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The beauty of blossom! There’s nothing to rival the riot of pink and white says Monty Don

Blossom works on us in a way that few other flowers do. It is partly promise, as that froth of flower is as life affirming as anything you’ll set eyes on for another year, partly surprise, because trees in flower continue to amaze us, and partly the hint at fecundity, since all blossom is merely a precursor to possible fruit. 

In my garden and in the countryside of the Welsh Marches around us, the hedgerows are out and clothed in blooms by the end of April, and apple blossom provides a grand finale in May. Blossom unfolds as a procession, moving slowly through the landscape through the spring, depending on where you are in the country, like the gorgeous retinue of a benign emperor. 

First is the blackthorn, Prunus spinosa, more often playing a minor role in a roadside or field hedge than planted in a garden. It is a plum of sorts, and the tiny white flowers convert into sloes that wither the inside of your mouth with their astringency. 

UK-based garden expert Monty Don describes blossom as a procession that unfolds through the spring. Stock image

They make the best winter warming drink in existence – sloe gin. 

Just after the blackthorn comes the damson blossom, also pure white, dotted along the hedgerows between the cathedral cities of Hereford and Worcester like crenellations. The plum blossom follows just after damson, overlapping by a few days, just as the fruit is changed from strong and small to full and sweet by the process of breeding and hybridisation. 

Plum blossom sits on the trees thinly, measured as much by the sky between the flowers as the massing of the blooms themselves.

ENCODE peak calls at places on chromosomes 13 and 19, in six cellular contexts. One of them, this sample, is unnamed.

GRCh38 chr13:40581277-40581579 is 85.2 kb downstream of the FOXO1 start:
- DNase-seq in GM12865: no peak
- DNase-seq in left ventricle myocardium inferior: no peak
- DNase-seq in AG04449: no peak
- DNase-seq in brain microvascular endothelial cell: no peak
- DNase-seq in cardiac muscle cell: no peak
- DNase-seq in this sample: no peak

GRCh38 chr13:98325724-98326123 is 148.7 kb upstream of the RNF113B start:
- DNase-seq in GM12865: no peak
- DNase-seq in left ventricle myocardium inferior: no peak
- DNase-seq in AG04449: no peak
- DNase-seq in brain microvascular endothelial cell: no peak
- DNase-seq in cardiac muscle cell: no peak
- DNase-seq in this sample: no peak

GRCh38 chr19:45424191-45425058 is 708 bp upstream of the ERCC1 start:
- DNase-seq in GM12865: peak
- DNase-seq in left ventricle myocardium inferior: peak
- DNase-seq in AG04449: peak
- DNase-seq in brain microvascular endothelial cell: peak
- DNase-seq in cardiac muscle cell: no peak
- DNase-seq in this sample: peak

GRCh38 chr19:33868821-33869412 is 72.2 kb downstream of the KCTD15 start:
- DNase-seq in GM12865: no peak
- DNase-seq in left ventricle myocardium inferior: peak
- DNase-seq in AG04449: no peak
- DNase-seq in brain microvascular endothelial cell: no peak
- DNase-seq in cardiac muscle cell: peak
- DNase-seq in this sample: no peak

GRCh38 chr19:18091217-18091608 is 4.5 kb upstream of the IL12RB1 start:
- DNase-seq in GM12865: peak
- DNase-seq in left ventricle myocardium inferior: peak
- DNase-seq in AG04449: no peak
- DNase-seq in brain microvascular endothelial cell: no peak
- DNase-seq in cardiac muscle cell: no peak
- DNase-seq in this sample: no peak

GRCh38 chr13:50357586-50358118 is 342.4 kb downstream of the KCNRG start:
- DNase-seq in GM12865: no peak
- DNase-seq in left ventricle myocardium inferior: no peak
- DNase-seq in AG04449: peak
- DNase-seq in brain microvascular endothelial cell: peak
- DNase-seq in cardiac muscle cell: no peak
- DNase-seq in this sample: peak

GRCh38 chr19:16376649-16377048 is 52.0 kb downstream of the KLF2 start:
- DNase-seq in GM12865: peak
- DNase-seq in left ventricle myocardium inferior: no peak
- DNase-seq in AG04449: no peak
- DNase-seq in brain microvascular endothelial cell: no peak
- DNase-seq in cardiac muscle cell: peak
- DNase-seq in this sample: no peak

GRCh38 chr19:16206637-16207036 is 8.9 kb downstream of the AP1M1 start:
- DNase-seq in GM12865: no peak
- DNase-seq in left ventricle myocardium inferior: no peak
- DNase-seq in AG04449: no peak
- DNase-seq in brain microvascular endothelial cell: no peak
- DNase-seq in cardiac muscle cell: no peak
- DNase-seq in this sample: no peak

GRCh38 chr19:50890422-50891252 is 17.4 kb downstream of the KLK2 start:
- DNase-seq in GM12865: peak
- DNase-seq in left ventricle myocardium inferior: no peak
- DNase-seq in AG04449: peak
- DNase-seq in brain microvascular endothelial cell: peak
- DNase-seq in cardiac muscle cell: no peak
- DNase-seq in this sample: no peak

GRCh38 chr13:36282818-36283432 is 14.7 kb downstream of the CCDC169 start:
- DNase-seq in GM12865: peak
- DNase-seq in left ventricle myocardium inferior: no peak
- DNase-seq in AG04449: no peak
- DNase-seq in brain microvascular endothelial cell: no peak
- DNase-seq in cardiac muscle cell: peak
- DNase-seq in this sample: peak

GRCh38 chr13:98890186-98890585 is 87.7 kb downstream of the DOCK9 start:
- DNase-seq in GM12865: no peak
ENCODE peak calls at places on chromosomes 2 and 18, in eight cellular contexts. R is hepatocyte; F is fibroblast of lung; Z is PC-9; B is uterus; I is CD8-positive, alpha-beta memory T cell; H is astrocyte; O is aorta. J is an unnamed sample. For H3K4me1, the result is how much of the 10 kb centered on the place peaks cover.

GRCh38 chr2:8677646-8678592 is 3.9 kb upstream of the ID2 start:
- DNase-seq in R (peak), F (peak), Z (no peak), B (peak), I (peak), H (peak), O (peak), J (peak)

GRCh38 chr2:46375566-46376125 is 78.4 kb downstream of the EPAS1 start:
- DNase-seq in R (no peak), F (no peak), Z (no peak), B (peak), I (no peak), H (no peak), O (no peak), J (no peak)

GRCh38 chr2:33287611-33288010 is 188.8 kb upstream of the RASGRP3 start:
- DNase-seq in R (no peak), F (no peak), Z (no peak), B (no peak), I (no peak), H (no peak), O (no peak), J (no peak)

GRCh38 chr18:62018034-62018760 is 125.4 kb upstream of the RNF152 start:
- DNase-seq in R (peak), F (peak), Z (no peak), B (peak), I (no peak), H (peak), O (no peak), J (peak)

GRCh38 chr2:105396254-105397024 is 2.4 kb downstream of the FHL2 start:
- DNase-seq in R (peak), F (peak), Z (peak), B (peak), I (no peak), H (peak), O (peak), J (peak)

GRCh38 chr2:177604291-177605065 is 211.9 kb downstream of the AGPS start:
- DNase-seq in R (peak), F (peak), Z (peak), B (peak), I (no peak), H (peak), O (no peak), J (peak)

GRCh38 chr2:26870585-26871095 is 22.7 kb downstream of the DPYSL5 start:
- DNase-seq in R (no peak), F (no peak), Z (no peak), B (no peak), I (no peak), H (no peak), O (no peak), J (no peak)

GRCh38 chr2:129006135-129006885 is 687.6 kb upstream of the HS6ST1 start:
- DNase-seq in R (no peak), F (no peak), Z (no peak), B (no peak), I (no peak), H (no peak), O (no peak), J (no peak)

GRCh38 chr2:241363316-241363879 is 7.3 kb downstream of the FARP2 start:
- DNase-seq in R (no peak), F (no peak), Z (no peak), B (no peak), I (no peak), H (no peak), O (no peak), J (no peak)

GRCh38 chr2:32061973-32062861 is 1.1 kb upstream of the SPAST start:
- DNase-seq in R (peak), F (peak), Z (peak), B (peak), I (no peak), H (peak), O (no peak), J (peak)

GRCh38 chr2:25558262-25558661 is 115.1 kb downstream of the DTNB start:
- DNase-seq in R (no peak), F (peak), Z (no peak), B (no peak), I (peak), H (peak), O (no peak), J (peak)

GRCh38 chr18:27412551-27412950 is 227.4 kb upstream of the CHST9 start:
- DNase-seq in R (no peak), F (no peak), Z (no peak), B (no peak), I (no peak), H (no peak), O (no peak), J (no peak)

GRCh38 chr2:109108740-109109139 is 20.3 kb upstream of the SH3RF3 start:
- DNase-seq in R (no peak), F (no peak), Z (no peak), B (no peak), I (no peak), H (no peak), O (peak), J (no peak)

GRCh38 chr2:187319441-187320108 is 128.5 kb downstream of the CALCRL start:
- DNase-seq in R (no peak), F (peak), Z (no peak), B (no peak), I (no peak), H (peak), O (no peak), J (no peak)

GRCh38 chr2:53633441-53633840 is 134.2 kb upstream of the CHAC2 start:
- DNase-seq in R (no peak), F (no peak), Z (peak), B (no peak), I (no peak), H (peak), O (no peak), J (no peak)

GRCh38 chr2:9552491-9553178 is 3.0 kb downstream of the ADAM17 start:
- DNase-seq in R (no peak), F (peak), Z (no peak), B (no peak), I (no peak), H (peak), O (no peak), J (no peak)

Next is the wild cherry, Prunus avium. I have a couple of these growing in the Coppice. 


Now is the time to sow the seeds of tender annuals like Tithonia rotundifolia, Leonotis leonora, zinnias and Cosmos bipinnatus. They can’t be safely planted out until the last risk of frost has passed – mid-May for me and a few weeks later for those further north. 

Sow in a seed tray, evenly spaced and with peat-free compost, and place somewhere warm. Prick out the seedlings into small pots once large enough to handle and harden off before planting into borders after about six weeks. 

Sow in a seed tray, evenly spaced and with peat-free compost, and place somewhere warm

Sow in a seed tray, evenly spaced and with peat-free compost, and place somewhere warm

They make large trees, up to 20m (65ft), often seen at the edge of a wood. Prunus avium ‘Plena’ is much heavier with flower and probably the one to plant in your garden. 

It also flowers a month later than the fully wild version, along with the sweet cherries. 

Ornamental cherries are the most popular of all flowering trees on account of their range of blossom, from the almond-like Prunus × subhirtella to the hanging white flower bells of ‘Tai Haku’, which we have at home in the Damp Garden.